Hello again! The continued warmth mixed with recent wetness is promoting a lot of growth that your plants may not be able to control. This means that they will need some help to be kept in shape by providing some extra plant supports.
Trimming will go a long way for any flowers that are still in full bloom. You will find that some of the flower heads are starting to fade and their foliage turning brown along with them. Cutting these fading flowers away is called deadheading, which encourages the plants to reprioritise how they spend their energy. While they still have those fading flowers the plants will look to start using their energy on seed formation, but after deadheading they will spend it on the growth of new flowers.
On that note, roses are still in their peak bloom right now and have their own way of deadheading that’s really easy. Rose stems are quite rigid, so you can simply snap the stem just below the flower head. This way, you can get the most out of your roses while they’re still in season.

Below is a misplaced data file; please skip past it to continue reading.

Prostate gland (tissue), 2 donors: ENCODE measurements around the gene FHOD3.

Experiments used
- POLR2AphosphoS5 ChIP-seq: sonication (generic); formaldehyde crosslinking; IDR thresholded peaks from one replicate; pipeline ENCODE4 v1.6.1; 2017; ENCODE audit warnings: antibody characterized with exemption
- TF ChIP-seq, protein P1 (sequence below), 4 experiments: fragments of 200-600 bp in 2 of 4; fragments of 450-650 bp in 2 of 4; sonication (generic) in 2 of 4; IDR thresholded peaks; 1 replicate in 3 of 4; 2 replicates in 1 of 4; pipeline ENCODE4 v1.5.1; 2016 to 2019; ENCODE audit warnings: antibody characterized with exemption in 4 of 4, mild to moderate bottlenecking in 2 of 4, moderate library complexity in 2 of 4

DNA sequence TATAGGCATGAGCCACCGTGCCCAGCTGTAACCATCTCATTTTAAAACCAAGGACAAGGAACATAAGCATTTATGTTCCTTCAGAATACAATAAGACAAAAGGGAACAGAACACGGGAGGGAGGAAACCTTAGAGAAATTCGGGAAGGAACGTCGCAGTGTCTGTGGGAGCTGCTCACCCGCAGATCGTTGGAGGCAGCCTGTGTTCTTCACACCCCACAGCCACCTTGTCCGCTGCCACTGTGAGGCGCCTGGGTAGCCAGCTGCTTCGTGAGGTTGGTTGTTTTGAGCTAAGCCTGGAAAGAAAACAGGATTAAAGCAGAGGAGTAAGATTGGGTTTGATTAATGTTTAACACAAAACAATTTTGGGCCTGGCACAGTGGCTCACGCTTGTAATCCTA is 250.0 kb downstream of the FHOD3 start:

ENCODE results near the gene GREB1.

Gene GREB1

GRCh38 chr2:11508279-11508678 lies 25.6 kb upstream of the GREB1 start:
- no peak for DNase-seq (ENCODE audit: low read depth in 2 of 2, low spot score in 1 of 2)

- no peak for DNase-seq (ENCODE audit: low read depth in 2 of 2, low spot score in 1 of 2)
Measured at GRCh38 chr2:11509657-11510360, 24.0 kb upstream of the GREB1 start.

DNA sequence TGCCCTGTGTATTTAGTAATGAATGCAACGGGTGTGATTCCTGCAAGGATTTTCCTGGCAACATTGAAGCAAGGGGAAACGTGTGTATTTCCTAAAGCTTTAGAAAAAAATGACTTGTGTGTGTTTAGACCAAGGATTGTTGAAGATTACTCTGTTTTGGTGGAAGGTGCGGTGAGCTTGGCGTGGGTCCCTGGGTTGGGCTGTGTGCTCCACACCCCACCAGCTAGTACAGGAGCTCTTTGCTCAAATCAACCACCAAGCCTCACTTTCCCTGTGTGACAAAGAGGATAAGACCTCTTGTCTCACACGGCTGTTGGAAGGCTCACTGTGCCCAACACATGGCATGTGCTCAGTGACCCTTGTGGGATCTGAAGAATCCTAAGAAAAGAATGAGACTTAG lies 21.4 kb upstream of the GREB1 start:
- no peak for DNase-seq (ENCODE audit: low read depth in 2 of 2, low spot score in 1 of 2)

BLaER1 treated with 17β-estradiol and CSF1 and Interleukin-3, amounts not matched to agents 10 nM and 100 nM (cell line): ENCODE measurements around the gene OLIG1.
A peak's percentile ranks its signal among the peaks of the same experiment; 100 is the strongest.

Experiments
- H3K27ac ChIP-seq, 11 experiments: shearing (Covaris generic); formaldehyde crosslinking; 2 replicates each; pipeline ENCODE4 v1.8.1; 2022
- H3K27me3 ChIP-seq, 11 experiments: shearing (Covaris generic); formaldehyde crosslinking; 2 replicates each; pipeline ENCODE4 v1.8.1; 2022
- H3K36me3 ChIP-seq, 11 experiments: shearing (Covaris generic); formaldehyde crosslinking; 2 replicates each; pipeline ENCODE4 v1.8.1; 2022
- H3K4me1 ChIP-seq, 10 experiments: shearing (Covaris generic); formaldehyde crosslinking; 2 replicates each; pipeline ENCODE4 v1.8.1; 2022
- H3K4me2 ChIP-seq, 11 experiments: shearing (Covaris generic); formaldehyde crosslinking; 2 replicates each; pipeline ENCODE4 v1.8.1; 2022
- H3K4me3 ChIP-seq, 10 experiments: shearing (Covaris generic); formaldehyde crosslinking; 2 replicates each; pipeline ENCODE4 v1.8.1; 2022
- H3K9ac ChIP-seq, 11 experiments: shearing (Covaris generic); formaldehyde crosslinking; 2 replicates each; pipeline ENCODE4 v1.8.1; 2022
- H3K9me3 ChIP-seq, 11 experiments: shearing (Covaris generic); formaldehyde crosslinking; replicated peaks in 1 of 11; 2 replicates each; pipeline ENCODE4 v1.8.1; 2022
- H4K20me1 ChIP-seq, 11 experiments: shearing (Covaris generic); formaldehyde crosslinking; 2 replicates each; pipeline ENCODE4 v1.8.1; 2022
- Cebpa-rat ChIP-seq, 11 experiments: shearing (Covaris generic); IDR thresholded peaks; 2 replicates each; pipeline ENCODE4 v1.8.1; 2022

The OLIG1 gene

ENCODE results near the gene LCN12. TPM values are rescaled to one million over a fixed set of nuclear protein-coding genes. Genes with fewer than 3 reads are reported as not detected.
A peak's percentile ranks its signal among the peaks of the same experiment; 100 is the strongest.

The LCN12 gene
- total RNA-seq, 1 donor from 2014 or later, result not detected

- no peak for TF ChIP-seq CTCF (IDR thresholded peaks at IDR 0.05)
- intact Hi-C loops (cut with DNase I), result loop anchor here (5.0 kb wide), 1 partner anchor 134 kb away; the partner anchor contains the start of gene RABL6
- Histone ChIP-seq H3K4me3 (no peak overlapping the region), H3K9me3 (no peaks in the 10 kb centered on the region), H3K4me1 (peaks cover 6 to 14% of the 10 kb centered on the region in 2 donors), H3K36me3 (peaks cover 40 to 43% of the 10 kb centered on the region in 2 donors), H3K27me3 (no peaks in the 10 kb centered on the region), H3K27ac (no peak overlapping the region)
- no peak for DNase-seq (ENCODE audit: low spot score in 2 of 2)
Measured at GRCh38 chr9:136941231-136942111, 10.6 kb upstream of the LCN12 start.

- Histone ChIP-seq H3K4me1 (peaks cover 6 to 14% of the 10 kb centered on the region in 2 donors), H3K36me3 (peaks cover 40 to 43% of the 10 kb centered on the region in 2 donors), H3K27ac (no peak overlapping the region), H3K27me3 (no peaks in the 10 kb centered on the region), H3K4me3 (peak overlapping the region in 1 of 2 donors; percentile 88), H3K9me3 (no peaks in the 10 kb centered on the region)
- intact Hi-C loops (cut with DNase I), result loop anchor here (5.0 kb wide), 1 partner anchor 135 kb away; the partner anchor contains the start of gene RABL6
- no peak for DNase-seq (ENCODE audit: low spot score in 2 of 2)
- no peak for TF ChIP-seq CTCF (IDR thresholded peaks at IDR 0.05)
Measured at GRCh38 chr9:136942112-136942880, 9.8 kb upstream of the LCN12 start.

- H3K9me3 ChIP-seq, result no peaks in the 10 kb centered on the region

This is also a good time to be removing any rose suckers that you can find. The rose suckers are bad for the rose, as they can quickly grow over the rose and block it from view. You can tell a rose sucker apart from the rose itself by the differences in their foliage. Your roses have small, dark leaves with smooth margins. The rose suckers on the other hand will have jagged (called serrate) margins and will generally be larger and lighter in colour.
Now onto the perennials. Early flowering perennials may start to look quite tired, with browned foliage. If you cut them back close to the ground, you can wait for regrowth and a new flush of flowers in a couple of months’ time. Remember to continue feeding and watering them as necessary, they’ll need it for the serious regrowing that they’ve got to do!
Willie the Worm